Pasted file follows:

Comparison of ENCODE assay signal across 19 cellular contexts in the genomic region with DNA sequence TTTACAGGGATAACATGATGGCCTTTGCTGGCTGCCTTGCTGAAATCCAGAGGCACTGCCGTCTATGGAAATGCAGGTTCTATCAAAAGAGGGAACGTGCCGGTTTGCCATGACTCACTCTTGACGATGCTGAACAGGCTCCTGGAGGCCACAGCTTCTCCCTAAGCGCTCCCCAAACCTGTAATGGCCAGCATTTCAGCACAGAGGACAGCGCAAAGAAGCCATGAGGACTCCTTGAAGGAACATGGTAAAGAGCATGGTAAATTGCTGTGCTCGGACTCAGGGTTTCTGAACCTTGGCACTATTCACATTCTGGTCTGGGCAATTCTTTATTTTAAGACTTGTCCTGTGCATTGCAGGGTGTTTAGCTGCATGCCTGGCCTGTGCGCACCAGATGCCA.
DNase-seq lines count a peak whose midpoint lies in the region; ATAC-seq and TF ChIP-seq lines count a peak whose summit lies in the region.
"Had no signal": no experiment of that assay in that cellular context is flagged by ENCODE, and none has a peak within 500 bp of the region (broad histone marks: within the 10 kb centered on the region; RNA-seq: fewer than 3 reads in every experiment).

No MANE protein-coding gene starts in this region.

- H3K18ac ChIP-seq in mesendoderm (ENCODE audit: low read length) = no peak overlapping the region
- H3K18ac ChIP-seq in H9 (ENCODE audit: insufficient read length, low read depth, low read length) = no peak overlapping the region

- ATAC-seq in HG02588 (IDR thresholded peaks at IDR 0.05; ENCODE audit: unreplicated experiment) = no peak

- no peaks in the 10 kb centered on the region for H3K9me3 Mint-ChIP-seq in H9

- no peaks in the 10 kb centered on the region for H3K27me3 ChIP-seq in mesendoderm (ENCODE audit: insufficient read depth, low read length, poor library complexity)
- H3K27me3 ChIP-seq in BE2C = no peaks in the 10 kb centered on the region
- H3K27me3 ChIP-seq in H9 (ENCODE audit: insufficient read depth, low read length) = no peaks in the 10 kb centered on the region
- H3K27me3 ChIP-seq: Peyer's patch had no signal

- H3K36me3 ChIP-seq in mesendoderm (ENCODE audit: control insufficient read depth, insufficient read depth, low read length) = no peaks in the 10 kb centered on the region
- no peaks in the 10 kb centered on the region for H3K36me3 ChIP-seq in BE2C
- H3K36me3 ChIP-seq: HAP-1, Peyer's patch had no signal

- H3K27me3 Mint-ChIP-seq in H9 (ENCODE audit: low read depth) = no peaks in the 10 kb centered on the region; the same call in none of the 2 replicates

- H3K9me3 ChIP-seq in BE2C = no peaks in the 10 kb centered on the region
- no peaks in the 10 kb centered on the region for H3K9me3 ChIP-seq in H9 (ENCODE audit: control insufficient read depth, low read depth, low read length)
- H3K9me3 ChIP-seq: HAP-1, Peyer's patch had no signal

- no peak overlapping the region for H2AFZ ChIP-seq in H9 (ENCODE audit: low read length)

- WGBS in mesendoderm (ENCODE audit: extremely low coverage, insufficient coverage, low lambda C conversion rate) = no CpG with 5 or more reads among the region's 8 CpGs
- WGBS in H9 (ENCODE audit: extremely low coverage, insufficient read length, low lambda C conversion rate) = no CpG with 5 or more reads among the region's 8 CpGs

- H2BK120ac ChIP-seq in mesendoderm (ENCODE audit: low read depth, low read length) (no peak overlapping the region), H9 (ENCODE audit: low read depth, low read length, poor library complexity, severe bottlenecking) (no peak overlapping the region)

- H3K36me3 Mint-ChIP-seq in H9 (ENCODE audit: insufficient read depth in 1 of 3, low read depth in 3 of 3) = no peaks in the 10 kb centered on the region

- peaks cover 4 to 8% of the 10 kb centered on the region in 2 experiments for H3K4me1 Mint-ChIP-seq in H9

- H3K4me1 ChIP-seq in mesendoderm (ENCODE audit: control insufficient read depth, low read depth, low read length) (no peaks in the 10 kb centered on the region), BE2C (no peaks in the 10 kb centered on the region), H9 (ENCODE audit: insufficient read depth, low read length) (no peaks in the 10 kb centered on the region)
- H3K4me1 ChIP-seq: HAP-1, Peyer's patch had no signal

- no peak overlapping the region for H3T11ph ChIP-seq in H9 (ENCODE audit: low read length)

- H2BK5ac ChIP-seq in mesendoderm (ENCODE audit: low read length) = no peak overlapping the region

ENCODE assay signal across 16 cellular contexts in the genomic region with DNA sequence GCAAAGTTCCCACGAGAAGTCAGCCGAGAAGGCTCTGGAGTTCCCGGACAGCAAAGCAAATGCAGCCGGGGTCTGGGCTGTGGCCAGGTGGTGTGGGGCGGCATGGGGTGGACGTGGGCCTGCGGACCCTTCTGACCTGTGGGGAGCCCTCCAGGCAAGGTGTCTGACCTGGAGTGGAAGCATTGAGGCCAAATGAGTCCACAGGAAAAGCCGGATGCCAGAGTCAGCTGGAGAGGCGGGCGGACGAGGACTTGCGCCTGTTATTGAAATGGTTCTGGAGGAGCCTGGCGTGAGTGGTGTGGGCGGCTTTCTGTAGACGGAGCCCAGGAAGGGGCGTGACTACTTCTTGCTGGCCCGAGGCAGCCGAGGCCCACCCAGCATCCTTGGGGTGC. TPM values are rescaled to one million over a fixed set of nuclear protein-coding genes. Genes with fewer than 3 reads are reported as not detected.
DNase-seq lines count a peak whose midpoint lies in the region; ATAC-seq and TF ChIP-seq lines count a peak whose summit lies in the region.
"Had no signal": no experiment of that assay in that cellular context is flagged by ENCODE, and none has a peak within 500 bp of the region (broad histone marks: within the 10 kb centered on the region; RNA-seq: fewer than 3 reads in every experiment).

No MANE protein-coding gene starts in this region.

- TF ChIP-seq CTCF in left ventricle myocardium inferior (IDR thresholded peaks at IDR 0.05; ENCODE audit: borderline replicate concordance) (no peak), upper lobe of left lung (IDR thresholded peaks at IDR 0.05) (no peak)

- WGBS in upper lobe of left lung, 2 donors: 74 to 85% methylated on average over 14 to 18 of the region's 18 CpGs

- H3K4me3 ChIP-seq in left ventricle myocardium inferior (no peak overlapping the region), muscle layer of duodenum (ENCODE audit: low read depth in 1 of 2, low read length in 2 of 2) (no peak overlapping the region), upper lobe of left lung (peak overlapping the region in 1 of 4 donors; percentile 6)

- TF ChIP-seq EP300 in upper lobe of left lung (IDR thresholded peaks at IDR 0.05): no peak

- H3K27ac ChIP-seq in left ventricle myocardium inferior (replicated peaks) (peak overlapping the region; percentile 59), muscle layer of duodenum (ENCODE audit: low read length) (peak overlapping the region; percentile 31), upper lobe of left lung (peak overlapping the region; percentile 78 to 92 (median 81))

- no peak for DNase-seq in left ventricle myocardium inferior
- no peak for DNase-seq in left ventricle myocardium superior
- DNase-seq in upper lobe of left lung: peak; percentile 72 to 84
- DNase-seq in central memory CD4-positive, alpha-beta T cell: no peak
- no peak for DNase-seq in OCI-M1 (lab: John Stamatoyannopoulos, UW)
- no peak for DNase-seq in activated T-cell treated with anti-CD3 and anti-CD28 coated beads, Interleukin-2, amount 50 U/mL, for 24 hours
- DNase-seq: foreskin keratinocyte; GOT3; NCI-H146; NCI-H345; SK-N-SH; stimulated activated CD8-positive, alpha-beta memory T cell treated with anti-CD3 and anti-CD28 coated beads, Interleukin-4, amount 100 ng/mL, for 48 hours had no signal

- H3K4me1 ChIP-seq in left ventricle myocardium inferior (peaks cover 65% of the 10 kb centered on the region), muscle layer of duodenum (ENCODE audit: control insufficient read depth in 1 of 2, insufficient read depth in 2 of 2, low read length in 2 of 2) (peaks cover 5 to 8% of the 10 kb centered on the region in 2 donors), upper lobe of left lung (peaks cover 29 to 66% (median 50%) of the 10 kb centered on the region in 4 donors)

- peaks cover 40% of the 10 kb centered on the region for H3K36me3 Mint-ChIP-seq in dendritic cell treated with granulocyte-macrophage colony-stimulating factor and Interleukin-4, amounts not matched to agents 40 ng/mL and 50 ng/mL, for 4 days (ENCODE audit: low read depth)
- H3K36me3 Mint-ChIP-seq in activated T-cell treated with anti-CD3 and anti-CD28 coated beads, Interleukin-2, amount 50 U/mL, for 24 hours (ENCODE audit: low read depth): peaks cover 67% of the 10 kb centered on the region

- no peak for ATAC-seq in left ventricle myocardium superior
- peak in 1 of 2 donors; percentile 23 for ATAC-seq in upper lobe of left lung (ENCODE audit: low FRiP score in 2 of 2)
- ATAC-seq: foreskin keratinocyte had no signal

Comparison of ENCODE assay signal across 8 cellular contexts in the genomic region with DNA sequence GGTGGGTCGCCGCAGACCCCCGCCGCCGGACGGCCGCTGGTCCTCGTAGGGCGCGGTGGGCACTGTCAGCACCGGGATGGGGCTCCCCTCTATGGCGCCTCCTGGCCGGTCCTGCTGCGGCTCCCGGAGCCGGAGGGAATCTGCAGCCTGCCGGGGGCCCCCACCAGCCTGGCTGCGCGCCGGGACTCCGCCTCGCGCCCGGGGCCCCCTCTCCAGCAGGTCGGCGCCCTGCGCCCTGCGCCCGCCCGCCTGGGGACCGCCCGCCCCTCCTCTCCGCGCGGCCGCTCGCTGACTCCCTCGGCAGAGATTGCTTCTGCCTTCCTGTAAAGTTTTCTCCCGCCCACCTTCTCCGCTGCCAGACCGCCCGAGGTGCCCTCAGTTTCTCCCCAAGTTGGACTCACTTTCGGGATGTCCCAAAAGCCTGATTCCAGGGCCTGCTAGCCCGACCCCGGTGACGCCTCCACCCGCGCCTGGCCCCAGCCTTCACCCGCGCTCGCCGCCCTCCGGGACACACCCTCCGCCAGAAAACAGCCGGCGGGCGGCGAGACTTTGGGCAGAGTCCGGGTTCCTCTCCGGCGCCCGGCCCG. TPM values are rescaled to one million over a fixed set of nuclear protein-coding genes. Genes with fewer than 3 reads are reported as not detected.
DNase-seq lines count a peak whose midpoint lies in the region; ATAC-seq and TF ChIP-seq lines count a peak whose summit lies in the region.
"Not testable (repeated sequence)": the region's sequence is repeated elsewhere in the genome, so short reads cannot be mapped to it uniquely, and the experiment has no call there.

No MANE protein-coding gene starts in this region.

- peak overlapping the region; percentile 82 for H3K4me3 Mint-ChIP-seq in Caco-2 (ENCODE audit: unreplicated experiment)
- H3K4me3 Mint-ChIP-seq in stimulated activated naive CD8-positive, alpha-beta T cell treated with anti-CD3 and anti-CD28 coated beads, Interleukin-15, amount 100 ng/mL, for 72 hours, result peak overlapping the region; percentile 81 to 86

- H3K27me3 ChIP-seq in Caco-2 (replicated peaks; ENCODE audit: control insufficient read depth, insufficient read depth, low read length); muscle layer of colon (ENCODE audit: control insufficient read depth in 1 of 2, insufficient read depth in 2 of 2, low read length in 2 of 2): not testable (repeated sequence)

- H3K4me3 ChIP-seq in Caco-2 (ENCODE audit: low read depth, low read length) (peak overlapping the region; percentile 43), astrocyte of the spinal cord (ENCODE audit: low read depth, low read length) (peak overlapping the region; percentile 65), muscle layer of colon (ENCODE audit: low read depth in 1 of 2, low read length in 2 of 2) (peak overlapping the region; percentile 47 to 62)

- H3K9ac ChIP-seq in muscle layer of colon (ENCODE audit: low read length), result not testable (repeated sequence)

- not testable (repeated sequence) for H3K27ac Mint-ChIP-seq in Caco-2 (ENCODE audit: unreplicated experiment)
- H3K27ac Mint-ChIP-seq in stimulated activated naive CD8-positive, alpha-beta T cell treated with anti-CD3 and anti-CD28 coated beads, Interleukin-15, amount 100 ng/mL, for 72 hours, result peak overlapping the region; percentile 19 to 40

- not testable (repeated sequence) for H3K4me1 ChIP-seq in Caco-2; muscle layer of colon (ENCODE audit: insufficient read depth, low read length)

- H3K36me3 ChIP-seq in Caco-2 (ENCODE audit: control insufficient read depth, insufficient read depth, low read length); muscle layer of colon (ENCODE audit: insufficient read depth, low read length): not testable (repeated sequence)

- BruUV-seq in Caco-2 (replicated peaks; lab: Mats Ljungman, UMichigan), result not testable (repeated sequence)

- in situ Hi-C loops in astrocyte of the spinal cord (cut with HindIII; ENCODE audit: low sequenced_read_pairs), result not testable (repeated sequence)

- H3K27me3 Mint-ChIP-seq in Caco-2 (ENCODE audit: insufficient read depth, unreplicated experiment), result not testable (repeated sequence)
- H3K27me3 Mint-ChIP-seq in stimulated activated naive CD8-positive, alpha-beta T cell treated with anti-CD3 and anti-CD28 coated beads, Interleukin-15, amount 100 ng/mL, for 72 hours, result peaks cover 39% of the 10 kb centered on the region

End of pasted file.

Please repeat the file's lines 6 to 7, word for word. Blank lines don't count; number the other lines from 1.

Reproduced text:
- H3K18ac ChIP-seq in H9 (ENCODE audit: insufficient read length, low read depth, low read length) = no peak overlapping the region

- ATAC-seq in HG02588 (IDR thresholded peaks at IDR 0.05; ENCODE audit: unreplicated experiment) = no peak